Wednesday, April 19, 2006

Educational Computing

In 1983, I graduated from university for the first time with a degree in cognitive science, major research focus: educational computing.

I landed my first real job managing a project for Dr. Seymour Papert. Coleco gave him half a million bucks and 50 Coleco Adams to see what would happen if we placed the computers in four elementary schools. Each classroom had a different ratio of students to computers. 1:1, 2:1, 4:1, and 10:1.

My job was to teach the teachers how to use the things, keep everything running, lead a team of student programmers developing software, supervise classroom observers and do whatever else came along.

Very cool job description for a guy fresh out of undergrad. Would have been more exciting if it hadn't been Coleco Adams. Have you heard of the Coleco Adam? It didn't work out too well. As Wikipedia says:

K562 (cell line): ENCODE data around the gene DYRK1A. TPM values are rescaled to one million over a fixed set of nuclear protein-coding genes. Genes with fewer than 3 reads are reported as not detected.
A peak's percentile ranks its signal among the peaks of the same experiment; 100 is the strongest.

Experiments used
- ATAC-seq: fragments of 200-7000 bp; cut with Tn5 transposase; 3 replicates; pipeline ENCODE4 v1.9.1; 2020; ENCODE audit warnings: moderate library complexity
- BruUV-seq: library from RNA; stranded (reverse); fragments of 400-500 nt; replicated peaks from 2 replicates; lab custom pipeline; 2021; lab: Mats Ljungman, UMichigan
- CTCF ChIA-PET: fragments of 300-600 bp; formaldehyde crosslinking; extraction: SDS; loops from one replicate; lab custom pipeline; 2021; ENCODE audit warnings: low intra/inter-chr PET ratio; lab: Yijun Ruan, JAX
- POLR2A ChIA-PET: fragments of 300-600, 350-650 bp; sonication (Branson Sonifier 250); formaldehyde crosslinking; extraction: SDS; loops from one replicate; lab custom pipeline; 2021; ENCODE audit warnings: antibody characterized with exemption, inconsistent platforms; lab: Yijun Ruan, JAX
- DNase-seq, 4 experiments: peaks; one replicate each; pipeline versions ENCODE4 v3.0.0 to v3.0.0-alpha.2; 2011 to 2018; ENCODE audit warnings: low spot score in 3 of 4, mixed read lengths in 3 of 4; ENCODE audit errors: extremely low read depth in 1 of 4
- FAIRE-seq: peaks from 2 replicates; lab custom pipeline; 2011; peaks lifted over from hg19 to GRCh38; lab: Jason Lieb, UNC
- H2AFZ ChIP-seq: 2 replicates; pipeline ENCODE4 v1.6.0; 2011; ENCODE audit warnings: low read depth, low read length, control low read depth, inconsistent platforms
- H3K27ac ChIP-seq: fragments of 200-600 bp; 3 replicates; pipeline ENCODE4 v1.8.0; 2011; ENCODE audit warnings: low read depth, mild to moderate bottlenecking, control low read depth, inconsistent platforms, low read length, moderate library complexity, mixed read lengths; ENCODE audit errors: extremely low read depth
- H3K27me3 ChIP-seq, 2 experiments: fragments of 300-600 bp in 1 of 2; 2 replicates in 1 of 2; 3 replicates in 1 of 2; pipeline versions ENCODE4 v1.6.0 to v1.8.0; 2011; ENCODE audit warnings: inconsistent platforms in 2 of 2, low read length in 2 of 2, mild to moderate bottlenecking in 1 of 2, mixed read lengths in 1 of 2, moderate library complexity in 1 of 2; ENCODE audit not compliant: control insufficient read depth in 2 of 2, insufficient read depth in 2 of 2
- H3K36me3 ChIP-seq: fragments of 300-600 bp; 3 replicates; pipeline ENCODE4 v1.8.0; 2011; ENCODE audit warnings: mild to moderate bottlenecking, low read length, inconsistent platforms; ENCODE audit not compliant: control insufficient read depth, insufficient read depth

The problems with the Adam nearly drove Coleco to bankruptcy, and the Adam was discontinued in 1985, less than two years after its introduction.

I kept wishing I knew how to short sell stock and had some capital instead of debt. Because with the first set of Adams, I knew that Coleco at $90 a share was going to be going way, way, down.

Enough reminiscing. All I really wanted to say that I had no idea in 1983, that in 2006, I'd be in classrooms where almost everyone but me had their own portable computer and that they'd be using them to play spider solitaire, to instant message their friends in other classrooms, to watch world cup soccer games and to show me pictures of their children.

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